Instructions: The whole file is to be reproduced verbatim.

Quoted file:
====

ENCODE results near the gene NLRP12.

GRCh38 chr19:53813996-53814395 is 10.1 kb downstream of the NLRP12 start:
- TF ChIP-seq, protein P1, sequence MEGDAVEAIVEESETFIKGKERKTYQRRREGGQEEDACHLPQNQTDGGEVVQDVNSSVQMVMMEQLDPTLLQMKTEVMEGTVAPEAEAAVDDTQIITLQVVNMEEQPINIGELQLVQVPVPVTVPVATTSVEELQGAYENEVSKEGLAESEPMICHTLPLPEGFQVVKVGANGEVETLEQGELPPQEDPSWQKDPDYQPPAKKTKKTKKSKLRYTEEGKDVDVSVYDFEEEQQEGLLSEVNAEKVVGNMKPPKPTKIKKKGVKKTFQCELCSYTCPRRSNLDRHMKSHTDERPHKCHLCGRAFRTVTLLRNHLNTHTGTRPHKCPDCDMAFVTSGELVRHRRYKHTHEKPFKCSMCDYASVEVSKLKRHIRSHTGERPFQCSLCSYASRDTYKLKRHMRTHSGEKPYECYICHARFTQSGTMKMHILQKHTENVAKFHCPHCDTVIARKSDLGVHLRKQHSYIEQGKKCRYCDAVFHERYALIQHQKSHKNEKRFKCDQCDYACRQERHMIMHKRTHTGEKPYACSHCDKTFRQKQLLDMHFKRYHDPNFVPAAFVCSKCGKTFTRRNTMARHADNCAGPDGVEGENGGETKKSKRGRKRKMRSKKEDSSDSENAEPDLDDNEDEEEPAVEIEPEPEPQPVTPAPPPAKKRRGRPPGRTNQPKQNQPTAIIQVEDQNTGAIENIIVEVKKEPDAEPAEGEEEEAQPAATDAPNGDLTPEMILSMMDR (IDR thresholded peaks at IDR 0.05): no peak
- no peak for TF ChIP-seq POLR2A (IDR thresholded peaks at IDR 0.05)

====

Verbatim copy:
ENCODE results near the gene NLRP12.

GRCh38 chr19:53813996-53814395 is 10.1 kb downstream of the NLRP12 start:
- TF ChIP-seq, protein P1, sequence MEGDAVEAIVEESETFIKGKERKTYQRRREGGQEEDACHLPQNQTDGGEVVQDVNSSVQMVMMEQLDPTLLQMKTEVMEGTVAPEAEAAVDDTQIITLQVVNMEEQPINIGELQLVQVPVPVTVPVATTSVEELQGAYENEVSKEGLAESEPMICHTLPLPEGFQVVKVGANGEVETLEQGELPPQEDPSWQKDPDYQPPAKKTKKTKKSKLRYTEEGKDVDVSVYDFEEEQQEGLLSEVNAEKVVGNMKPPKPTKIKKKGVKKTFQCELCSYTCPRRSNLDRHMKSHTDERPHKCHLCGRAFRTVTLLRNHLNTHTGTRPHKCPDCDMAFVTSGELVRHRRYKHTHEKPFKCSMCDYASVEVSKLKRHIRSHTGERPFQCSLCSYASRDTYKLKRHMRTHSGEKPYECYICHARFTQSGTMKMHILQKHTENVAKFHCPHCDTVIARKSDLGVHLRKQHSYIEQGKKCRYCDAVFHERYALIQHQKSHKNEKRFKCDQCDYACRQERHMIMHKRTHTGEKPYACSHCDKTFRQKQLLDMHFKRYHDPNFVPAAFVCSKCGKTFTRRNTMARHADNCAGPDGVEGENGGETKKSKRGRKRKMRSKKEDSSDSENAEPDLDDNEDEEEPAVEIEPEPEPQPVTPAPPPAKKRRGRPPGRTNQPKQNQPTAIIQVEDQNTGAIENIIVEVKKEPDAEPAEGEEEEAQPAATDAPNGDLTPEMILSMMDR (IDR thresholded peaks at IDR 0.05): no peak
- no peak for TF ChIP-seq POLR2A (IDR thresholded peaks at IDR 0.05)